Top Music-Related Documentaries
This post very loosely accompanies Gab & Jam Episode 127
We thought this is a good time during our quarantine/lockdown/cocooning/summer staycation/holiday for you to enrich yourselves. I know people have been binging on guilty pleasure television and whatever else. We know other people are taking this time to learn how to do things, but we've done that before ( http://bit.ly/diycoronavirusplay ). However, what we're talking about is enriching yourself by backfilling that history of music knowledge. Therefore, our topic today is top music related documentaries.
As you might have guessed, there are tons of these, but you don't have to take notes. All the links are assembled here. These are in no particular order and there are tons of them so we're not we're not going to spend too long talking about them, but there are just a few that we want to hip you to in a variety of musical genres; some of what are biographies and some are creative process videos, so here we go:
Numbers 1 & 2
These first two go together and they deal with jazz and country music origins. They're both by Ken Burns; Jazz (2000) and Country Music (2019). Ken Burns is quite extensive in his exploration of a topic. We’ve probably watched the Jazz one AT LEAST four or five times, but it's a ten part series, which each part being about an hour and a half to two hours long. While it is definitely a commitment, it's probably more geared toward traditional-style jazz than anything else, but it’s heavy on Louis Armstrong. In fact, we found out that Louis Armstrong is King of the World! Yes, it definitely spends the majority of the time on the greats like Duke Ellington and Bennie Goodman. Again, it covers more traditional jazz with acoustic instruments, so just be aware of that. However, there are so many overlappings and layerings that you can see how evolved from one incarnation to the next.
We’ve only seen the Country Music (2019) series once, because it's relatively new, but it is chock full of insightful information about the origins and incarnations of country music.
Number three on the list is a fun one, if you're a person who likes history, but you also like comedy, you will like the cartoon Tales From the Tour Bus (2012). It's anecdotal stories from people who have been on tour with various people. It recounts certain instances and incidents, which are really funny and cute. We really like the one that was on Rick James, which was just awesome and covered his tour with Prince. It’s really entertaining and we highly recommend it.
This next inspires us a bunch is Searching for Sugarman (2012). It's about an artist, under the name “Rodriguez,” who is from Detroit and released a record in the 70s. The record was a flop by all major record company standards, but it ended up in being a cult hit in South Africa. The rumor in South Africa was that Rodriguez was dead right and that’s what made this documentary filmmaker do some research and they found him. It turns he was working on rehabbing houses in Detroit, but he had no idea right of reverence that they had for his message and his music. It just reverberated from what they were feeling all the way on the other side of the world. It's just a reminder of the power of being the do-it-yourself rock star; the fact that if you're putting music out there, you just never know where the seeds are going to take root right and where that's going to take root.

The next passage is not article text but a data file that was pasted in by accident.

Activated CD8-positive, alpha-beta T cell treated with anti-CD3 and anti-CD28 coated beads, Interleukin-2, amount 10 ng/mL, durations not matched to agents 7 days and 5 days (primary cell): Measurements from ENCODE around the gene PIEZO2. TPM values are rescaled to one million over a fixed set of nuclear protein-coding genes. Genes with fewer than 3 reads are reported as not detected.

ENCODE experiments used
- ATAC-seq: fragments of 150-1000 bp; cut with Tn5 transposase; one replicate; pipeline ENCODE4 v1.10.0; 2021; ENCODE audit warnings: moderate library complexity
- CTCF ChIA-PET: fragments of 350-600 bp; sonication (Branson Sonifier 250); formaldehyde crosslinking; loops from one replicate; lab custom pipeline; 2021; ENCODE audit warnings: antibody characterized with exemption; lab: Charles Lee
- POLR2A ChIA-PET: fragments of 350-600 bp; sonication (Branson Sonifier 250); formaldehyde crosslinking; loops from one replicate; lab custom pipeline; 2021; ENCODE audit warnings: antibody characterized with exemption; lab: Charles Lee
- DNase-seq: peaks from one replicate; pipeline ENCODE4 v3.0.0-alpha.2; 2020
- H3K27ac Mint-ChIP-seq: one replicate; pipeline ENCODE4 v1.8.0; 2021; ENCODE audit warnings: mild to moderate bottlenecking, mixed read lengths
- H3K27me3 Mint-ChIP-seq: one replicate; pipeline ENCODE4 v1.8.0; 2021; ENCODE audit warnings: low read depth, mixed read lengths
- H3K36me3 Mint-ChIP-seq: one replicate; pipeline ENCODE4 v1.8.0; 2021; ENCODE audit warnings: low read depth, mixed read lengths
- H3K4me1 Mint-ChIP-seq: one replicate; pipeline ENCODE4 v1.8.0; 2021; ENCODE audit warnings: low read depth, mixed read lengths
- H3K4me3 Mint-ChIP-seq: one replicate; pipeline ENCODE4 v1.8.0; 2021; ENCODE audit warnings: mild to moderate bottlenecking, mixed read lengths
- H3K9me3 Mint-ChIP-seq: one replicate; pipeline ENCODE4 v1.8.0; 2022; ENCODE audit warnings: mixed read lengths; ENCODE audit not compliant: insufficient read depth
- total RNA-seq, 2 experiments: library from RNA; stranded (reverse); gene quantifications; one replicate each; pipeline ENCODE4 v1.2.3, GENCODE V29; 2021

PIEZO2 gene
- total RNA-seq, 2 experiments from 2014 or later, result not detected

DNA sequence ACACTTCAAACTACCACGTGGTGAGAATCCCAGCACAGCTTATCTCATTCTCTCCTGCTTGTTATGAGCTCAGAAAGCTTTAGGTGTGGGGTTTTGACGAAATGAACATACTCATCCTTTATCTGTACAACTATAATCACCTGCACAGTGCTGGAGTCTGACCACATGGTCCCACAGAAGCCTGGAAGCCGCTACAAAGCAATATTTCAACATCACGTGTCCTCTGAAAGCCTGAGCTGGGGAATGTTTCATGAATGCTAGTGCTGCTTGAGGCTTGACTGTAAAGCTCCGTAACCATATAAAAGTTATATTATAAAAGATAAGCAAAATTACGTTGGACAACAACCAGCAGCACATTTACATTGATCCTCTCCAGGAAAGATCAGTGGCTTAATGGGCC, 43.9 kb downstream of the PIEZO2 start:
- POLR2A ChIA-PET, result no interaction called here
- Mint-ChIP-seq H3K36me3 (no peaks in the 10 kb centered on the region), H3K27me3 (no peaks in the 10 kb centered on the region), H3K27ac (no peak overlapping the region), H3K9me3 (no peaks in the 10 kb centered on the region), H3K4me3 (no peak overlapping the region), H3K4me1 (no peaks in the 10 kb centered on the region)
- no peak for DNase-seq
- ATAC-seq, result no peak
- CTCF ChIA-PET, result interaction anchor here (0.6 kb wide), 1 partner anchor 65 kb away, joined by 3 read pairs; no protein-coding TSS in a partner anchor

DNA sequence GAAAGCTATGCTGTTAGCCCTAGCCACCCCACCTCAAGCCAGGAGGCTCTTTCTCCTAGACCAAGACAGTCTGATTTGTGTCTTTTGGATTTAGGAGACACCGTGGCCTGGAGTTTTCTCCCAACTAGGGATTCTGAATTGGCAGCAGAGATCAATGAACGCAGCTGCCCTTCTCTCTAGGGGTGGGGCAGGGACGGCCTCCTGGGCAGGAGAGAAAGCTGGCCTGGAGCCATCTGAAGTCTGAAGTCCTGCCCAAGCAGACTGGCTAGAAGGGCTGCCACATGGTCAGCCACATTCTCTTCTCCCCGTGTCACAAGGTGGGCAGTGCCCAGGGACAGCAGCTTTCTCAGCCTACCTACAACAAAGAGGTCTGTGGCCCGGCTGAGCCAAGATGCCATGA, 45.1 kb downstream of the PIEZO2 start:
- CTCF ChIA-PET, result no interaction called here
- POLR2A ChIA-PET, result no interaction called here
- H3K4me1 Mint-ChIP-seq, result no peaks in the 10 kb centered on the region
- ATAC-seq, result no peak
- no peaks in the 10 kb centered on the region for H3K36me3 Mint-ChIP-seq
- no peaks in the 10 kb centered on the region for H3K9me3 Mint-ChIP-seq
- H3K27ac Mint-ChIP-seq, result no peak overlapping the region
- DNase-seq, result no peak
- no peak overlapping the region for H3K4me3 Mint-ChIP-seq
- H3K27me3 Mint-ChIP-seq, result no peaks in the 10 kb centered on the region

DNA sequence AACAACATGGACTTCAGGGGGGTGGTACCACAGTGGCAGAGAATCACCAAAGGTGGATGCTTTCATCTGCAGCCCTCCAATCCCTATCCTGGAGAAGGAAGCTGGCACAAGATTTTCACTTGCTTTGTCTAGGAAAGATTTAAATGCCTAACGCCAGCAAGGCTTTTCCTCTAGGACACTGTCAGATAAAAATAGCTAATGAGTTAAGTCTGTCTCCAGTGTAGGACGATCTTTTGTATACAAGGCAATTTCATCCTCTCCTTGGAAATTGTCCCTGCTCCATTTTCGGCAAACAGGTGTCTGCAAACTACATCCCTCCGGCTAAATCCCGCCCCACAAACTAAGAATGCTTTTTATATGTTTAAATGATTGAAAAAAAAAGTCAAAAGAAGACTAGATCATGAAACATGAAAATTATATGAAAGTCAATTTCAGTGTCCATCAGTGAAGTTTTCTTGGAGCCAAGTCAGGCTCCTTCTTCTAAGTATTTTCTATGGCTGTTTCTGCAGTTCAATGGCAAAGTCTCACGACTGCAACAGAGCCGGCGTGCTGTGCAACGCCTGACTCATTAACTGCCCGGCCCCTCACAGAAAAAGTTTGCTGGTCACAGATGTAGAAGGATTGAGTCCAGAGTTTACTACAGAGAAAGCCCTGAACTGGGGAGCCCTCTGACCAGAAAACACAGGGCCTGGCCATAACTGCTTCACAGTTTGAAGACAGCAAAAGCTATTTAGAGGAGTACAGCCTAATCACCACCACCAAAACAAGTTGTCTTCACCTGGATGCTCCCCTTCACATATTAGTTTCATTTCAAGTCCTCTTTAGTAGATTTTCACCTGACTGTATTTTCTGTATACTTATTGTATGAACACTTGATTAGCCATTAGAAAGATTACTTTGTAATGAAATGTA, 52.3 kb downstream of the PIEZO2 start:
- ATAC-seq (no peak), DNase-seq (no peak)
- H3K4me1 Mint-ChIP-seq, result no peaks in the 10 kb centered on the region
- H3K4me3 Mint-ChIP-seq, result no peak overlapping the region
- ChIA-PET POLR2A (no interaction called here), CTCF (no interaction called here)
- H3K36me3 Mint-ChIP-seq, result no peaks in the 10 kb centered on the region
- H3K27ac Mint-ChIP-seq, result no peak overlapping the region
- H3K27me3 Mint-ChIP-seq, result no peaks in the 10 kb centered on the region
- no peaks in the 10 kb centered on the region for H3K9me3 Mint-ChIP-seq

Speaking of little-known groups, we love another one of those little known bands that has now reached this cult-like status is featured in a documentary about a band called “Death.” (Death, 2012) In fact, that’s the name of the documentary released in 2012 and it's about a black punk rock group. One of their founding members has passed, but they were able to kind of pull the band together, with the founding member’s son, AFTER this documentary, actually, and did some shows.
We like that planting those seeds and will continue the black rock theme with Afropunk (2012), the movie. The Afropunk movement has grown into quite a big deal, spawning festivals all over the world. This is the story about how it all started as just an idea of a black guy who liked punk rock. After we watched the movie, I found out that the founder has left the organization and somebody has taken it over but it has grown way beyond his initial, small start. Again this is one of those stories about planting the seed, watering it, and letting it grow and mature.